'Last' Falash Mura arrive, group slams gov't for leaving behind thousands of Jews

Critics argue that number of those calling themselves Falash Mura grows constantly as impoverished non-Jews seek better life in Israel.

ethiopians sigd 224.88 (photo credit: Ariel Jerozolimski )
ethiopians sigd 224.88
(photo credit: Ariel Jerozolimski )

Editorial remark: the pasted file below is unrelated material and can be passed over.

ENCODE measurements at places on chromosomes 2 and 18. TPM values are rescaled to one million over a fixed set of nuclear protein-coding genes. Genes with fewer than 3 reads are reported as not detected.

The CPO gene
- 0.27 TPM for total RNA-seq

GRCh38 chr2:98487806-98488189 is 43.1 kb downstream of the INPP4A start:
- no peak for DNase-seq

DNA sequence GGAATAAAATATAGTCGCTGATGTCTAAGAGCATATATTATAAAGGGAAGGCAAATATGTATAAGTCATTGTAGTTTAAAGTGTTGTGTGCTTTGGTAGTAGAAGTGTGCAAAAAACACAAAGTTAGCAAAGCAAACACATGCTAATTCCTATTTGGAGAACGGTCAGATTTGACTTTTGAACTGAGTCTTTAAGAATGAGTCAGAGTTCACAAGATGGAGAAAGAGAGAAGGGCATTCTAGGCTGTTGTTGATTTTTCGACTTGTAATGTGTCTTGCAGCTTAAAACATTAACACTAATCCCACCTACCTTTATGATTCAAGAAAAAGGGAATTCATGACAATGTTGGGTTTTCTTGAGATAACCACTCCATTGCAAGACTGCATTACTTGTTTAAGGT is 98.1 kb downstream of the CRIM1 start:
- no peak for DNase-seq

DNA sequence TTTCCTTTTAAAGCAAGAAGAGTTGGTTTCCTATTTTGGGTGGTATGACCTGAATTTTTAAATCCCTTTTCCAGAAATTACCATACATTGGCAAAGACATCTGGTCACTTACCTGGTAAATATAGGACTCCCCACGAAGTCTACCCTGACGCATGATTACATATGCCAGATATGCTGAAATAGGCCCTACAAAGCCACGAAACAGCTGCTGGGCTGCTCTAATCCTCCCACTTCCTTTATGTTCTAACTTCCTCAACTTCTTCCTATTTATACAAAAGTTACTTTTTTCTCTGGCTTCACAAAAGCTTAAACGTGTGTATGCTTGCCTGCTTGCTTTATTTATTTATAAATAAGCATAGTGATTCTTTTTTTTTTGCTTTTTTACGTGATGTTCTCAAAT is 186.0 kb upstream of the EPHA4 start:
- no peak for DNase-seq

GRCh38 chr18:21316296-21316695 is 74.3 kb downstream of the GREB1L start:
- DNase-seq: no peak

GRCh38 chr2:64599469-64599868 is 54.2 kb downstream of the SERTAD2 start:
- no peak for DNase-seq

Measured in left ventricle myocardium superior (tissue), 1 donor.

As the last organized flight of Ethiopian Jewry landed in Israel on Tuesday, the government faced harsh criticism from advocates for continued aliya who said Israel was "abandoning" up to 8,700 Jews. According to the Public Committee for Ethiopian Jewry, some 8,700 members of the Falash Mura, who converted to Christianity a century ago and have been undergoing conversions through Israel's Chief Rabbinate in order to make aliya, were left in Ethiopia and have not yet been examined for aliya eligibility. Due to their questionable status as Jews, the Falash Mura were not airlifted with the Beit Yisrael group of Ethiopian Jews during Operation Solomon in 1991. Critics, many within the government, argue that the number of those calling themselves Falash Mura grows constantly as impoverished non-Jews seek a better life in Israel. But advocates for Falash Mura immigration point out that the group has been recognized as former Jews by Israel's chief rabbis, and that they undergo an Orthodox conversion upon arriving in Israel. "Leaving [the Falash Mura] in Ethiopia is unethical and not Jewish," read a statement by the public committee, an organization that boasts as honorary president the former Supreme Court chief justice Meir Shamgar, and also includes noted rabbis and intellectuals among its membership. The committee called on the government "to end the injustice toward thousands of Jews who are waiting [in Ethiopia] in difficult conditions and are making every effort to return to the religion of their fathers and to make aliya to Israel." The Tuesday airlift drew to a close the state-organized campaign that brought some 120,000 immigrants from Ethiopia over the past three decades. A government spokesperson said in a statement that the Tuesday flight brought an end to the government's commitment from February 2005 to determine the eligibility for aliya of 17,188 members of the Falash Mura. The government was committed to implementing a High Court of Justice's demand to examine the eligibility of a few hundred more. As for the thousands which Falash Mura advocates say should be examined and possibly accepted for aliya, the government would deal with them on an individual basis, the statement added. "I don't think the aliya is over," Jewish Agency chairman Ze'ev Bielski said Tuesday, noting that a cabinet-level meeting last week chaired by Prime Minister Ehud Olmert had decided to examine ways to continue the immigration. "Every individual instance will be checked on its merits," Bielski added, "and we believe more will come." In any case, he promised, the Jewish Agency would execute whatever policy the Israeli government chooses regarding those left in Ethiopia, and in the meantime would leave behind an office and staff on the ground in the east African country. Meanwhile, State Comptroller Micha Lindenstrauss said Tuesday that he had completed his own investigation of the government's handling of the Falash Mura immigration and had presented copies to Olmert, Foreign Minister Tzipi Livni, Interior Minister Meir Sheetrit, Chief Sephardic Rabbi Shlomo Amar and other government leaders for their response. Lindenstrauss said the report would be presented in a few days to the Knesset State Control Committee, which had asked him to conduct the investigation. Dan Izenberg and JTA contributed to this report.